Hotel: An Epic Look At Singapore’s History

To be staged over two nights for OzAsia, the epic theatre production Hotel tells a history of Singapore not taught in schools or promoted by those in charge of the island state.

The Singapore Golden Jubilee was celebrated in 2015. It marked 50 years since the island state gained independence. Singapore is an economic powerhouse but the press is closely supervised by the government that impose laws that limit personal freedom. The year of the Golden Jubilee also marked the staging of Singapore’s Festival of the Arts, which had a theme of Post Empire. This provided the perfect opportunity for Singapore’s acclaimed Wild Rice Theatre to present their show Hotel.

“It was pretty much inspired by the theme of that festival that year, which was Post Empire,” co-director Glen Goei says. “That year was the Golden Jubilee. We wanted to address this idea: are we really that young? Isn’t there a history that precedes 1965, which would include colonial history and Malaysian history?”

To do this, the group decided to explore a century of Singaporean history and set it all in the same room of a luxury hotel — based on Raffle’s Hotel — with 11 scenes in the aforementioned room over decade-long intervals.

“We want the audiences to experience something different, an epic theatrical experience that is a retelling of Singapore’s history which they had never seen before,” Goei continues. “A lot of them [Singaporeans] were not familiar with the history of Singapore before 1965, so it was very eye opening.”

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“We have a much more complex, layered and rich history than a lot of Singaporeans think,” co-writer Alfian Sa’at says. “The official history is very thin. It is a history that starts from trauma, which is our separation from Malaysia, and that we were a vulnerable small island. Then there was this idea of a Messiah-like People’s Action Party that took stewardship of the country and steered us to become an Asian economic miracle. That’s the kind of very utilitarian history that schoolchildren are taught.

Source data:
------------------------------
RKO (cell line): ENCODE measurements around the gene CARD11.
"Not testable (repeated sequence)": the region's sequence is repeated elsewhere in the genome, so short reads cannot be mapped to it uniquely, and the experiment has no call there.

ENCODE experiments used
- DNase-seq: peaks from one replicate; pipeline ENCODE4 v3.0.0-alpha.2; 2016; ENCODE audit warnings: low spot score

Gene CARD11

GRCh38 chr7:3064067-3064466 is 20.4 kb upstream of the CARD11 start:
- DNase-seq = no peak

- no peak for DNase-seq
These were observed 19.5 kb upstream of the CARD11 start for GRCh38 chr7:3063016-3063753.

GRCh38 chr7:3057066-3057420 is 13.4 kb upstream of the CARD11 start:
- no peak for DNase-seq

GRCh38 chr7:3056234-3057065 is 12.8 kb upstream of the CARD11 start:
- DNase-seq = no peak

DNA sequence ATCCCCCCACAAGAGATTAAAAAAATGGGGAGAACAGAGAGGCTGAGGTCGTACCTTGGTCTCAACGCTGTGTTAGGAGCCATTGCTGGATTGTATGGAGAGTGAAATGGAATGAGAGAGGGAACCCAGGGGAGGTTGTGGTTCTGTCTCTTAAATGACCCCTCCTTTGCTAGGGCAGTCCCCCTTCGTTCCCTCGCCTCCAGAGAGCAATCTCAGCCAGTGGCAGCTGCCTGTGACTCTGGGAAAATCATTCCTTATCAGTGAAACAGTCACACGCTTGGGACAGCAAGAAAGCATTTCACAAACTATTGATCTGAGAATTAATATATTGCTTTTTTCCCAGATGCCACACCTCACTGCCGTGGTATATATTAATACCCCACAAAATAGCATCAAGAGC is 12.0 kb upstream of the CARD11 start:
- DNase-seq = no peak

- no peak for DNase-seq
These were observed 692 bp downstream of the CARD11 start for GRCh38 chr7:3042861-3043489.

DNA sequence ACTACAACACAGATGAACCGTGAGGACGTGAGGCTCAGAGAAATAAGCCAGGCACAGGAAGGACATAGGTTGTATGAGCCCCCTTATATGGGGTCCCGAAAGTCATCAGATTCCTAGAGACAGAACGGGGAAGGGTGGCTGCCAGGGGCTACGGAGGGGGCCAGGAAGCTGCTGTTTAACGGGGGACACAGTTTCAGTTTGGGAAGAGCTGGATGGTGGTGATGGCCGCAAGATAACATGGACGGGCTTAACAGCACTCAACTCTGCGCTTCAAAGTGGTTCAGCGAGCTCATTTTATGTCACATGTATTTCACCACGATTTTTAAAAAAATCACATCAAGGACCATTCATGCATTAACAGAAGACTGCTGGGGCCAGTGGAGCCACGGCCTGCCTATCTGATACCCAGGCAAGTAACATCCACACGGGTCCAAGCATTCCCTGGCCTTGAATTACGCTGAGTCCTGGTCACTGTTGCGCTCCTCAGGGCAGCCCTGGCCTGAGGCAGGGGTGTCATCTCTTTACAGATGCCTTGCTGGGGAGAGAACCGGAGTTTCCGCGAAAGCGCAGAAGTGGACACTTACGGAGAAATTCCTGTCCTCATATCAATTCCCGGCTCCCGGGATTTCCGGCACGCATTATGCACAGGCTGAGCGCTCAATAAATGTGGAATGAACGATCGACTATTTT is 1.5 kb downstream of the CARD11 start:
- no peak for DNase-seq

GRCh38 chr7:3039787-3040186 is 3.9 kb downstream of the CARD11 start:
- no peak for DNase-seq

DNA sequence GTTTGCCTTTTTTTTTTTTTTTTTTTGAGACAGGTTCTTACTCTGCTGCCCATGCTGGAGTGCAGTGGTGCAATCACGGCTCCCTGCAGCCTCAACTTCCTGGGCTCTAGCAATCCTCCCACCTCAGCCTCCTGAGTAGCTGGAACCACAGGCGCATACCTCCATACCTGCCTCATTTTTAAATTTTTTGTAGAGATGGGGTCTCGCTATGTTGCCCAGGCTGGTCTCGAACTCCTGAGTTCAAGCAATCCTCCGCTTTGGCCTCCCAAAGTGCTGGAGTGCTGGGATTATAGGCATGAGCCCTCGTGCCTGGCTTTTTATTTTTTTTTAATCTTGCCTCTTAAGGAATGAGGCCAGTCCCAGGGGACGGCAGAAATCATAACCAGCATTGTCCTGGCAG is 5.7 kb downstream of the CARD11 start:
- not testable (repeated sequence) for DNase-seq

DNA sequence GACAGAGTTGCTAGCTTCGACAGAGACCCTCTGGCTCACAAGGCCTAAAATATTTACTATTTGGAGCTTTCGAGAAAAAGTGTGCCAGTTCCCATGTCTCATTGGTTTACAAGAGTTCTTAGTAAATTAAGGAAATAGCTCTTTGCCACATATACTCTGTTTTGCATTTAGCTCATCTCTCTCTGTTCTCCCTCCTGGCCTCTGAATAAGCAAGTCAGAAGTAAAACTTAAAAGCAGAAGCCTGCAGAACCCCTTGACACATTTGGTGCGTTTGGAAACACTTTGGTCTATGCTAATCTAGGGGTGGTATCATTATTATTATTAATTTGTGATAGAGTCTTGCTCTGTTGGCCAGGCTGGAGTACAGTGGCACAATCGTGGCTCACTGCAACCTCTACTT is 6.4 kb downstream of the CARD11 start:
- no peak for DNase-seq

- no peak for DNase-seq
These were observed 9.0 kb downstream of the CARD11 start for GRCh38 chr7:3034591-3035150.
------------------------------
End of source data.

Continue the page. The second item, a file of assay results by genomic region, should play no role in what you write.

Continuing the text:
“Sometimes we look at Singapore being independent but I don’t believe there’s been a genuine independence movement from the British, meaning that the people who are in power now are the Anglophile elite, who have inherited the keys to government from the British. There’s this sense that we are still living still like colonial subjects in terms of restrictions in our freedom of assembly, freedom of speech, you know? The government trusts us as much as the British government trusted the natives,” Sa’at laughs.

Goei says some in Singapore advocate for change.

“We advocate for a more compassionate society that is not so dogmatic, legalistic, there is a constant movement amongst your liberals and activists and theatre practitioners and artists for change to happen.”

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Sexuality and gender are themes of Hotel, but the main issue is race.

“We have a problem with it in Singapore, even though we don’t like to talk about it,” Goei says. “We don’t like to talk about race. Over the past decade we’re told not to talk about race, we don’t have problems with race but of course we have problems with race.”

“We’ve always had a designation of four official races, Chinese, Malay, Indian and then the final race is ‘others’ as a catch all,” Sa’at says. “The idea of others as leftovers is very problematic; we are looking at these things. These are perennial obsessions for Singapore.”

Hotel
OzAsia Festival
Dunstan Playhouse
Part 1: Thursday, September 28 (7.30pm) and Saturday, September 30 (2pm)
Part 2: Friday, September 29 (7.30pm) and Saturday, September 30 (7.30pm)
ozasiafestival.com.au

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